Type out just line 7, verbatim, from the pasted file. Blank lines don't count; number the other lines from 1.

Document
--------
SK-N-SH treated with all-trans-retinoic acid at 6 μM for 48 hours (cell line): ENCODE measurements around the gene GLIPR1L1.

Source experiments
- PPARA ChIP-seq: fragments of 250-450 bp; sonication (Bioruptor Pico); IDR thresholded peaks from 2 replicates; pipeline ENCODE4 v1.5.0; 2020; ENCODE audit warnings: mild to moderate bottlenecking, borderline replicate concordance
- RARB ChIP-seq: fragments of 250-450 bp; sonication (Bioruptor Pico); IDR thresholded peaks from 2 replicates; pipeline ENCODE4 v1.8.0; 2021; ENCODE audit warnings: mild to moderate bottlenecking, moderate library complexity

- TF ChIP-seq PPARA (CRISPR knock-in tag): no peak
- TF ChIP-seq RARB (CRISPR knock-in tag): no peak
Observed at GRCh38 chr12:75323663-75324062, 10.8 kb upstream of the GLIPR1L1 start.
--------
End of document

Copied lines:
Observed at GRCh38 chr12:75323663-75324062, 10.8 kb upstream of the GLIPR1L1 start.